A study by the Good Samaritan Hospital Heart Institute in Los Angeles showed that people who have no angina pain before a heart attack are almost twice as likely to die from the attack as those who had suffered angina. And, recently, British scientists have discovered that the intense pain suffered during a heart attack may help save lives. Blocking it with powerful drugs may worsen the victim’s chances of survival.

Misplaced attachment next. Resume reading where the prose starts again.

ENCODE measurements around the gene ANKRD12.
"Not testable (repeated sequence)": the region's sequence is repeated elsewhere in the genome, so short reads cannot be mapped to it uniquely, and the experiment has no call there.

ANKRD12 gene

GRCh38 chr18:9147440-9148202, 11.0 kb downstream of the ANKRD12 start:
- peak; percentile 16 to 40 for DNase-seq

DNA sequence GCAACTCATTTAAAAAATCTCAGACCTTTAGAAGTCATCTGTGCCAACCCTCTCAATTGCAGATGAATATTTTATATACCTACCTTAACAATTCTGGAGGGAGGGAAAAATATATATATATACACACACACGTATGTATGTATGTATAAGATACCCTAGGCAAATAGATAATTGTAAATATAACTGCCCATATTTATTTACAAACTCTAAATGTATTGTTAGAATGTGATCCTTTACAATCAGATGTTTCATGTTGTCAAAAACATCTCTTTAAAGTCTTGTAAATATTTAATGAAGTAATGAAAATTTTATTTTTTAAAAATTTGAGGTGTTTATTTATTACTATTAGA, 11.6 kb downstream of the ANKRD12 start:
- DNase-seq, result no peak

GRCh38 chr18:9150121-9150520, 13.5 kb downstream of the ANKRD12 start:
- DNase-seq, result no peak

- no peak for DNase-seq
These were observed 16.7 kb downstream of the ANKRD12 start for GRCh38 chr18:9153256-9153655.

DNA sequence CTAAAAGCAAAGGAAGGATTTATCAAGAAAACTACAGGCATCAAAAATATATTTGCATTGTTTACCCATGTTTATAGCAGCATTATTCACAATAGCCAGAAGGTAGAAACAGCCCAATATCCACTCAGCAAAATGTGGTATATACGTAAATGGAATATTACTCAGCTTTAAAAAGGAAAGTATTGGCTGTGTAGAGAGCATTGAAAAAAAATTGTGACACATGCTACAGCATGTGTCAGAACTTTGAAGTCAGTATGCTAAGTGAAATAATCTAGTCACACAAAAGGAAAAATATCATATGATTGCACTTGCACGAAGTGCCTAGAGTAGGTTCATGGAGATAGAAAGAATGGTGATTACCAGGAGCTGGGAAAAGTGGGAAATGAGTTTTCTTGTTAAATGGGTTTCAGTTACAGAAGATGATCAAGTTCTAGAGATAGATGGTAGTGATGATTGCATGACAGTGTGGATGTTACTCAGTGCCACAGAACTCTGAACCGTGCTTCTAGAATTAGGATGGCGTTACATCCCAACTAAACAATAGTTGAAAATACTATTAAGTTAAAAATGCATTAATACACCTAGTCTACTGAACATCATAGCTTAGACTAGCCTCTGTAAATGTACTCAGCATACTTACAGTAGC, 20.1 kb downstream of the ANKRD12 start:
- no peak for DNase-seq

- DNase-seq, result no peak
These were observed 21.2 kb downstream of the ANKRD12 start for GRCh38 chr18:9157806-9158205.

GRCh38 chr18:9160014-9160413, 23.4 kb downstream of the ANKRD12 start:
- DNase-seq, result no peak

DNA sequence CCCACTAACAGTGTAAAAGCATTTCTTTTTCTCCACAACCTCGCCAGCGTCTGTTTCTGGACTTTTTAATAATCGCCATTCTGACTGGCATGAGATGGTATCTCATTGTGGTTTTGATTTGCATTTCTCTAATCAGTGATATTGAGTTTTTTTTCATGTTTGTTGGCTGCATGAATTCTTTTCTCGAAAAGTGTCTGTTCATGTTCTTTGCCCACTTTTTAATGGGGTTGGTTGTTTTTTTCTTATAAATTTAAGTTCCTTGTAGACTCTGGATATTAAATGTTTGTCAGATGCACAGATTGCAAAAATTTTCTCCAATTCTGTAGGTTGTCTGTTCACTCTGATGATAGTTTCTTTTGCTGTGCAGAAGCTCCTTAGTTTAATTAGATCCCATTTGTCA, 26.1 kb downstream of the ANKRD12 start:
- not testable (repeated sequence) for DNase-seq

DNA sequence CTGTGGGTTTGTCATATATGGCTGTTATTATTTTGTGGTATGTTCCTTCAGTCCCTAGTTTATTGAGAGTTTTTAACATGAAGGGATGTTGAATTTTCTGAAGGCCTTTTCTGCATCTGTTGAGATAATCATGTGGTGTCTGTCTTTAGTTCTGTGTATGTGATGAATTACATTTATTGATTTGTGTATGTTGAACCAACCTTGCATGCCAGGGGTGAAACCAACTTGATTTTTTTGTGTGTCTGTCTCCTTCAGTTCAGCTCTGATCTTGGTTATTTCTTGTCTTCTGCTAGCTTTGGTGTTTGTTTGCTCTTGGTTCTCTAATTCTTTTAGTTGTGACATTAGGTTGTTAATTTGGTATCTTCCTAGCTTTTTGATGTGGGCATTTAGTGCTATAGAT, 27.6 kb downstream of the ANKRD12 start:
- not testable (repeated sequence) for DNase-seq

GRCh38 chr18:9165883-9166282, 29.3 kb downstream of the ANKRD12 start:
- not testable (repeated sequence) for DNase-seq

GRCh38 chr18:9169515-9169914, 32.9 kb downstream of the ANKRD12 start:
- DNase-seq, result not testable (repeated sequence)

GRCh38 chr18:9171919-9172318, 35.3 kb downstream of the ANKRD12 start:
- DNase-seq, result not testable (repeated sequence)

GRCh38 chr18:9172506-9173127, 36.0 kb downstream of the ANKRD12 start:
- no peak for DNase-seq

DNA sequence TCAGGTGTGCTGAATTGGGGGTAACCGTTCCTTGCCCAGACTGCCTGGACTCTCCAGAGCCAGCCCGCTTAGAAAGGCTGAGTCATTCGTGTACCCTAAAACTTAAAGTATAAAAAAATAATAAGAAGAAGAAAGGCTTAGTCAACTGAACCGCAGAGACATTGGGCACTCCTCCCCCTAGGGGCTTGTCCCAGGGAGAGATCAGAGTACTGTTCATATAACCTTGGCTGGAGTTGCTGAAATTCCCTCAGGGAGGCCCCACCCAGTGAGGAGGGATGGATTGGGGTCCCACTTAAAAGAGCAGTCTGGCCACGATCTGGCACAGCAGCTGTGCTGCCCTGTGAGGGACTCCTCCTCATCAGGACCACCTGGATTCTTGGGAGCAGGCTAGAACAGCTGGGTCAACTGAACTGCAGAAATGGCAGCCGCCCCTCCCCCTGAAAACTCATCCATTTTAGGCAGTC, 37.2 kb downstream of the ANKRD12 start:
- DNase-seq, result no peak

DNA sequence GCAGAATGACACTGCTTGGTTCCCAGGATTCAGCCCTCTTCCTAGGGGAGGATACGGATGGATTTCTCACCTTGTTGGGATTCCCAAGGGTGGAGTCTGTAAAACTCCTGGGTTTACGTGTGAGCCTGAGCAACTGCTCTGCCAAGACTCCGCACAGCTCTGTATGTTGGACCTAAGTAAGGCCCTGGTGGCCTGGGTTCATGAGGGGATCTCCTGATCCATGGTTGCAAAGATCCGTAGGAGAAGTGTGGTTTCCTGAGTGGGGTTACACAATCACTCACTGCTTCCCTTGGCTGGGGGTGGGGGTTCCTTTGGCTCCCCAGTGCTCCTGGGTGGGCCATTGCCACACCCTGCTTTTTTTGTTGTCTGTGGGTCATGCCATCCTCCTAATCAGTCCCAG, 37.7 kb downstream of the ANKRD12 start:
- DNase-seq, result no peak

They found that during a heart attack, pain signals from cardiac nerves help to attract stem cells from bone marrow to repair damage, and restore blood flow after a clot has starved the heart of oxygen-carrying blood. Apparently each painful episode of angina may actually toughen the cardiac muscle, so it will survive a heart attack with less damage.

 

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